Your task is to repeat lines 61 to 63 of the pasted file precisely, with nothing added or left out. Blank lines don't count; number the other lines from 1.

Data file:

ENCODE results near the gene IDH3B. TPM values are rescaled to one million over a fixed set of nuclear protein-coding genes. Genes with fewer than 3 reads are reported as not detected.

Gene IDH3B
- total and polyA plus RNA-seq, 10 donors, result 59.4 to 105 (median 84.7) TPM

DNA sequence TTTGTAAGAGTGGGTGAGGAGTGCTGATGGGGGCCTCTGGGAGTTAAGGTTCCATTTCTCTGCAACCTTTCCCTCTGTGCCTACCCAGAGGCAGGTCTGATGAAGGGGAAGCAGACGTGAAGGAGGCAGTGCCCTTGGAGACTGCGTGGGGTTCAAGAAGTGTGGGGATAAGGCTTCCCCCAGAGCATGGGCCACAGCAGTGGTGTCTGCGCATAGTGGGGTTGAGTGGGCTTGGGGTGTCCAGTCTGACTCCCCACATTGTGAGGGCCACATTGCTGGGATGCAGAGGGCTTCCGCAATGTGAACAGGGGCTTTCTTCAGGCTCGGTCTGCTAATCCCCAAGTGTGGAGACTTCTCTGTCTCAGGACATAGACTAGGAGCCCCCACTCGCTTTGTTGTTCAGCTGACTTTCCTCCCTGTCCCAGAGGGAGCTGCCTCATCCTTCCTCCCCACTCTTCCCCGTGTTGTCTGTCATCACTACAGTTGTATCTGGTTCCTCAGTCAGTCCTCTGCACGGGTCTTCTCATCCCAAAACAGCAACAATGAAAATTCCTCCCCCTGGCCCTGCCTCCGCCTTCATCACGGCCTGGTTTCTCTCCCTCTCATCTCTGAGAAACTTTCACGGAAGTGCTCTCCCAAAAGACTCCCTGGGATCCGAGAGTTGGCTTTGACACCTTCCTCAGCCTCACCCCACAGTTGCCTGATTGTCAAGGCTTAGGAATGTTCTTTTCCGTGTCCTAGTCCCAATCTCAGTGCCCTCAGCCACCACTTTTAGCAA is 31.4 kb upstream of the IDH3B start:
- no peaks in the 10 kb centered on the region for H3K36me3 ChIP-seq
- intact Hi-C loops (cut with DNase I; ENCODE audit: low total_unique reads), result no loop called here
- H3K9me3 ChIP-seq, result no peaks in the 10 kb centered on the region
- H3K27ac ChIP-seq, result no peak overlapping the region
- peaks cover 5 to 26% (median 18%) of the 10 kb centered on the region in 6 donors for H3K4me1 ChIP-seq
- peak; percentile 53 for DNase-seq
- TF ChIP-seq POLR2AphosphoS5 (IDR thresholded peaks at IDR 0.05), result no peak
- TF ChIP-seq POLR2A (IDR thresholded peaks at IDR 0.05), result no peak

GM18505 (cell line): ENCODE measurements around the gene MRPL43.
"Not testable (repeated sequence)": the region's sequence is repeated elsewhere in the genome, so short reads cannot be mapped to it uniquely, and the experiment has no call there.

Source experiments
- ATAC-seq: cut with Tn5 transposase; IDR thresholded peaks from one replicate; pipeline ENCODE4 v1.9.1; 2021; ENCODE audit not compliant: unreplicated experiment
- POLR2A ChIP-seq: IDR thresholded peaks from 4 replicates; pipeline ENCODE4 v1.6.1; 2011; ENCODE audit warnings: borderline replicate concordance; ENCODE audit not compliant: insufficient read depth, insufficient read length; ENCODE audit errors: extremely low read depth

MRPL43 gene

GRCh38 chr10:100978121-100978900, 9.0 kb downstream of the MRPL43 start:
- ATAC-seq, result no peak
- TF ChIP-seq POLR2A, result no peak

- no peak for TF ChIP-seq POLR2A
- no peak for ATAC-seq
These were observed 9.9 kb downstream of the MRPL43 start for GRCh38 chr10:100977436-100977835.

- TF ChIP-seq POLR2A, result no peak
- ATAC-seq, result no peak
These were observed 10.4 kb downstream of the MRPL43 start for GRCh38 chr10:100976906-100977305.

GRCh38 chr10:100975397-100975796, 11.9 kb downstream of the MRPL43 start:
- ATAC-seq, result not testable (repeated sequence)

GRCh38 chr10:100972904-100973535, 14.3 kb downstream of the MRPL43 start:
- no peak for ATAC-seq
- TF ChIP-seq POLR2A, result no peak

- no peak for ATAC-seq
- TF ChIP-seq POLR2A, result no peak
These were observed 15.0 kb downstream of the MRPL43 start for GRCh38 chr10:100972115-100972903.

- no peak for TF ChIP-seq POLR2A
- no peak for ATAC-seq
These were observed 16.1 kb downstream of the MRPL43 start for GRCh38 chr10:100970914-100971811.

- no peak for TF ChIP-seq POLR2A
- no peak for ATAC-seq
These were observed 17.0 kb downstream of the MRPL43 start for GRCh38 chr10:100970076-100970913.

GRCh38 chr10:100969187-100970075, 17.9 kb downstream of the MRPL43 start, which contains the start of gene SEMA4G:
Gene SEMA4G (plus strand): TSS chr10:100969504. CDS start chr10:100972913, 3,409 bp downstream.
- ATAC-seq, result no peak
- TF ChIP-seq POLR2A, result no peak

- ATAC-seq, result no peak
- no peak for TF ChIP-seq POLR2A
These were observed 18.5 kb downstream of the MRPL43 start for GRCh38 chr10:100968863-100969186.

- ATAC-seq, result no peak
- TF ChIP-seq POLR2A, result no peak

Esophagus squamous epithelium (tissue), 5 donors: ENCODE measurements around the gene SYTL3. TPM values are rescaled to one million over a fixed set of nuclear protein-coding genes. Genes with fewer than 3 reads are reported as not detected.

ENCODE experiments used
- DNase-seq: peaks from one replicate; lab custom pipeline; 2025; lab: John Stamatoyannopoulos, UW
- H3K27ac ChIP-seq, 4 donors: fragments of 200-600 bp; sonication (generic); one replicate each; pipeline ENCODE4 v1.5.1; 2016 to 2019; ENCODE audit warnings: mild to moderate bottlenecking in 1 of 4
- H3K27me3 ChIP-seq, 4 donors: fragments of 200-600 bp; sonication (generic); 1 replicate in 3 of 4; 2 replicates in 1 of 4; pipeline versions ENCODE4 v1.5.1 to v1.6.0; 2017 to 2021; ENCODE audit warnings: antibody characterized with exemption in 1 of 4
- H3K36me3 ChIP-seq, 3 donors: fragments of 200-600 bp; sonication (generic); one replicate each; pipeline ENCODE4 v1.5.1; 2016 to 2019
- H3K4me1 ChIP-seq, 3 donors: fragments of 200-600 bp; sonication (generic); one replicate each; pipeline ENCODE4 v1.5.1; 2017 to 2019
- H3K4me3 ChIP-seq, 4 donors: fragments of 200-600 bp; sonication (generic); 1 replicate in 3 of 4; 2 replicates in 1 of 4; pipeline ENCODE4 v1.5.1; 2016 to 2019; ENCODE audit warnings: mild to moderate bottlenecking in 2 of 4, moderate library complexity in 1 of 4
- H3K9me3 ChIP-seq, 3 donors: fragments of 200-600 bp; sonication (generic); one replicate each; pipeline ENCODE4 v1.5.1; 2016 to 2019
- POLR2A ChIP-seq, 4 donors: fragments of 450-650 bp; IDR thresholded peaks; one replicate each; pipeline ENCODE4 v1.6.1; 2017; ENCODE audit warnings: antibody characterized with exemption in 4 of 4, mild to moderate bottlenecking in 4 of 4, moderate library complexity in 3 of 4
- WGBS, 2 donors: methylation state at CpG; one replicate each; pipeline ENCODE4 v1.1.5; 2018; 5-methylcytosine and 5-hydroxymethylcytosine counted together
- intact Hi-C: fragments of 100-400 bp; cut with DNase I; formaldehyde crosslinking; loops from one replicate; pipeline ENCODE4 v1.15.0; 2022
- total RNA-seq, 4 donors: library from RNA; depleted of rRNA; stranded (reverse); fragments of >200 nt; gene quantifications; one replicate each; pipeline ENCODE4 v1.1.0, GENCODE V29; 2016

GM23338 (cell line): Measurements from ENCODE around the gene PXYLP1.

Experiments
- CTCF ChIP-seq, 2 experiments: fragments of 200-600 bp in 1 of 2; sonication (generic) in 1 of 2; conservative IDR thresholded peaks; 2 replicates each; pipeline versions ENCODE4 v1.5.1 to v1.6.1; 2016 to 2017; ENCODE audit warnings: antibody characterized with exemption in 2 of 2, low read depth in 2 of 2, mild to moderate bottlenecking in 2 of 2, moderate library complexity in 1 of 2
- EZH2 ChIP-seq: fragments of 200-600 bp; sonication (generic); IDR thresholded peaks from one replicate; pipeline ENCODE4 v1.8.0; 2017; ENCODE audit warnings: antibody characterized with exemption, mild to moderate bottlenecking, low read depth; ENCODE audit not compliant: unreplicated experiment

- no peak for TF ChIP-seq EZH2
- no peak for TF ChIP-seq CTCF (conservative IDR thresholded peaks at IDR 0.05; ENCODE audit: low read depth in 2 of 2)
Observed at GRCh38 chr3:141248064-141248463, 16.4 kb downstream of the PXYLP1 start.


- WGBS, 2 donors: methylation state at CpG; one replicate each; pipeline ENCODE4 v1.1.5; 2018; 5-methylcytosine and 5-hydroxymethylcytosine counted together
- intact Hi-C: fragments of 100-400 bp; cut with DNase I; formaldehyde crosslinking; loops from one replicate; pipeline ENCODE4 v1.15.0; 2022
- total RNA-seq, 4 donors: library from RNA; depleted of rRNA; stranded (reverse); fragments of >200 nt; gene quantifications; one replicate each; pipeline ENCODE4 v1.1.0, GENCODE V29; 2016